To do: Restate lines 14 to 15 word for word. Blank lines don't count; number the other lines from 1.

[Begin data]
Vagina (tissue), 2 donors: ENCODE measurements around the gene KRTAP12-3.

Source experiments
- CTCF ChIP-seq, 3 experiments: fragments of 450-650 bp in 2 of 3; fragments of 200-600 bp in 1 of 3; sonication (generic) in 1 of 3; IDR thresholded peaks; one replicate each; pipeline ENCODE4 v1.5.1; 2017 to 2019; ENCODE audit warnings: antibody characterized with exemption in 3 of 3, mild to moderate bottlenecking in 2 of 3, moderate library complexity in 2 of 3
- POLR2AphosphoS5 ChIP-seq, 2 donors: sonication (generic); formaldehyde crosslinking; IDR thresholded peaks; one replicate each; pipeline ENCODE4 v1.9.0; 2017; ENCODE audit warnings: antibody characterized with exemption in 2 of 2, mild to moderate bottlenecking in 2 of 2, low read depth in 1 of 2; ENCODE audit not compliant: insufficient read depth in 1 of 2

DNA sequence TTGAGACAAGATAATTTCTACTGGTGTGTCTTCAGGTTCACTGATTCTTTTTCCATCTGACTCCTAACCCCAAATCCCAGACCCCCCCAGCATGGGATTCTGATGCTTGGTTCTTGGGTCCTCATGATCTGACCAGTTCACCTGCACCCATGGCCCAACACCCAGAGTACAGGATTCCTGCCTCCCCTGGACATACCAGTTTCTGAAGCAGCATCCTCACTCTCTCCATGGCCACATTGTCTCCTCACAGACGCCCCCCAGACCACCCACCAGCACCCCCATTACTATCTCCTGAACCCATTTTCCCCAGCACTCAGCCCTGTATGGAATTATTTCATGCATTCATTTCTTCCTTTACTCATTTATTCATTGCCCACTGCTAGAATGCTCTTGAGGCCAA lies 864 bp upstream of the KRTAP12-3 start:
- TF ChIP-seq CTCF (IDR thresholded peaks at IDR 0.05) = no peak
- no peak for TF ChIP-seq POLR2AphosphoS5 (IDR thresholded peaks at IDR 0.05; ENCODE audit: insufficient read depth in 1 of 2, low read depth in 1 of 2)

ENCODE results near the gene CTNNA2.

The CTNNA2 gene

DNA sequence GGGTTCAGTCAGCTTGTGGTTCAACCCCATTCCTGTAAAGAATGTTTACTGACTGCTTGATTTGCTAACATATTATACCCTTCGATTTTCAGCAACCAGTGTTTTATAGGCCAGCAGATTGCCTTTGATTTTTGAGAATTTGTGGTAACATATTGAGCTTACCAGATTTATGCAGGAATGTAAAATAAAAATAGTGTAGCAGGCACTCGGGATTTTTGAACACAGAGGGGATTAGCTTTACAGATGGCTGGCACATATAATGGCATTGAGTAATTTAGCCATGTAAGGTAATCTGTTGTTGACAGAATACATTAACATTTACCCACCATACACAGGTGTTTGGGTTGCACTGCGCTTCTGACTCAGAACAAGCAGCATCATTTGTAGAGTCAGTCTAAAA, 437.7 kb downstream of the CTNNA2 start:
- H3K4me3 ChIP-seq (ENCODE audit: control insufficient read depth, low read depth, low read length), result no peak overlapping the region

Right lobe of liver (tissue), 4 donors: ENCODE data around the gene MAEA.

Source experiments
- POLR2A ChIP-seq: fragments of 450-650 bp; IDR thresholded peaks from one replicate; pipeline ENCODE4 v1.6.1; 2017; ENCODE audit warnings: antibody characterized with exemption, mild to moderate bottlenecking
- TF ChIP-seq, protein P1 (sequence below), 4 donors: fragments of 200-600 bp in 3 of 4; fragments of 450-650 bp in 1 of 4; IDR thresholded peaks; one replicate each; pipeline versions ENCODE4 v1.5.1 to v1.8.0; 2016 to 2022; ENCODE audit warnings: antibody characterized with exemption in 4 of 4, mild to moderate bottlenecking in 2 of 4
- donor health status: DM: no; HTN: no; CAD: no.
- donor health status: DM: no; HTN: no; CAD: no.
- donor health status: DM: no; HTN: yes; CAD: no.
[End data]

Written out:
- POLR2A ChIP-seq: fragments of 450-650 bp; IDR thresholded peaks from one replicate; pipeline ENCODE4 v1.6.1; 2017; ENCODE audit warnings: antibody characterized with exemption, mild to moderate bottlenecking
- TF ChIP-seq, protein P1 (sequence below), 4 donors: fragments of 200-600 bp in 3 of 4; fragments of 450-650 bp in 1 of 4; IDR thresholded peaks; one replicate each; pipeline versions ENCODE4 v1.5.1 to v1.8.0; 2016 to 2022; ENCODE audit warnings: antibody characterized with exemption in 4 of 4, mild to moderate bottlenecking in 2 of 4